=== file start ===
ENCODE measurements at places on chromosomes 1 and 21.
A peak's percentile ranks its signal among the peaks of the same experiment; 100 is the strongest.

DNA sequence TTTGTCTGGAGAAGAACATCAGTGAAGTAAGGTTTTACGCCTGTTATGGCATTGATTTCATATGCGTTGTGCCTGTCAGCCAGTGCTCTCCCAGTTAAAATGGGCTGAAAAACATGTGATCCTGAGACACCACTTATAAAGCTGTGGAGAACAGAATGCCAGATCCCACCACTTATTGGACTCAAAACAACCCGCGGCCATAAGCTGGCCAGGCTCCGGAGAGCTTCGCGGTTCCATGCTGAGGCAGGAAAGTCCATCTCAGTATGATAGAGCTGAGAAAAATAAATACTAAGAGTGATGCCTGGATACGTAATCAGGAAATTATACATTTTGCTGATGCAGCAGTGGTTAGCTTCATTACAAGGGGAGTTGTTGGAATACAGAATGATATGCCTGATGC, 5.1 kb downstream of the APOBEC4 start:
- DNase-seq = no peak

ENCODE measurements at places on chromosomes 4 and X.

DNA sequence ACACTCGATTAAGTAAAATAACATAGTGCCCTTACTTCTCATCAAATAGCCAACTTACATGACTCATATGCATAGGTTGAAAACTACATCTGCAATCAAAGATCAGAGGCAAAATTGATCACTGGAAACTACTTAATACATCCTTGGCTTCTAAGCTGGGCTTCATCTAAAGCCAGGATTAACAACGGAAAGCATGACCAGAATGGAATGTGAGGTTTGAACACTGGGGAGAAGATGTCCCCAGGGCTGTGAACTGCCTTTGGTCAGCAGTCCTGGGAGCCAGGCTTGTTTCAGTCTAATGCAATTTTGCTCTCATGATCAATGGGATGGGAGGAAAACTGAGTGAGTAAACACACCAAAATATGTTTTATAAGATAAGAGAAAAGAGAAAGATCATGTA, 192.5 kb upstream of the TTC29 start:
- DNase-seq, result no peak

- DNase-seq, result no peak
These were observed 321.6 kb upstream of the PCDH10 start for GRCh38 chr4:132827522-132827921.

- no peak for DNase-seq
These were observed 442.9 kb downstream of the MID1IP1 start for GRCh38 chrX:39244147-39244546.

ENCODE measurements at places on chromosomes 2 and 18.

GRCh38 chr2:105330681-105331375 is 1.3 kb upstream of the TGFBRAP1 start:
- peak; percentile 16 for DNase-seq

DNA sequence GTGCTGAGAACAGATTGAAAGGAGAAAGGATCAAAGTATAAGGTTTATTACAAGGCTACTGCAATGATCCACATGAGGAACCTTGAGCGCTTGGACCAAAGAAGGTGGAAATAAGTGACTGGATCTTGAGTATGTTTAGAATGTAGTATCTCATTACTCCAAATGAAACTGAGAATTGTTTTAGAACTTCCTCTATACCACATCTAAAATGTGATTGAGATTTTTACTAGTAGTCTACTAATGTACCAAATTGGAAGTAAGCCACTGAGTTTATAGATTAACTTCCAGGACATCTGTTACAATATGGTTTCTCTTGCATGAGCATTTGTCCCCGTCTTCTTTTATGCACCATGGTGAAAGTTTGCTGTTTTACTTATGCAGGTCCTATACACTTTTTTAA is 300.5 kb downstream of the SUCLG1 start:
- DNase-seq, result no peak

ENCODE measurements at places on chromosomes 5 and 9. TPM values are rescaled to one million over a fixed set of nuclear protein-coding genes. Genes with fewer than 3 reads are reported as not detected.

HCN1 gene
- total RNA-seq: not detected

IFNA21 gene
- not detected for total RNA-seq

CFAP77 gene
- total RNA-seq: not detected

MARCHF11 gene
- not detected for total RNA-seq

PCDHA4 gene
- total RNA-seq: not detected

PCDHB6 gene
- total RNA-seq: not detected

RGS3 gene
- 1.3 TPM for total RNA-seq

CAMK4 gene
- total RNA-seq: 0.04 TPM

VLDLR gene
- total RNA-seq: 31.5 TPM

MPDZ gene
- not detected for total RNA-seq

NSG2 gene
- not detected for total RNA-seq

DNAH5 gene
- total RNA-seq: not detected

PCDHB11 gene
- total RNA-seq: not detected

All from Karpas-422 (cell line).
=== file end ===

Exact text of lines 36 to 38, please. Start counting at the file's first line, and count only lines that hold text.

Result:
MPDZ gene
- not detected for total RNA-seq

NSG2 gene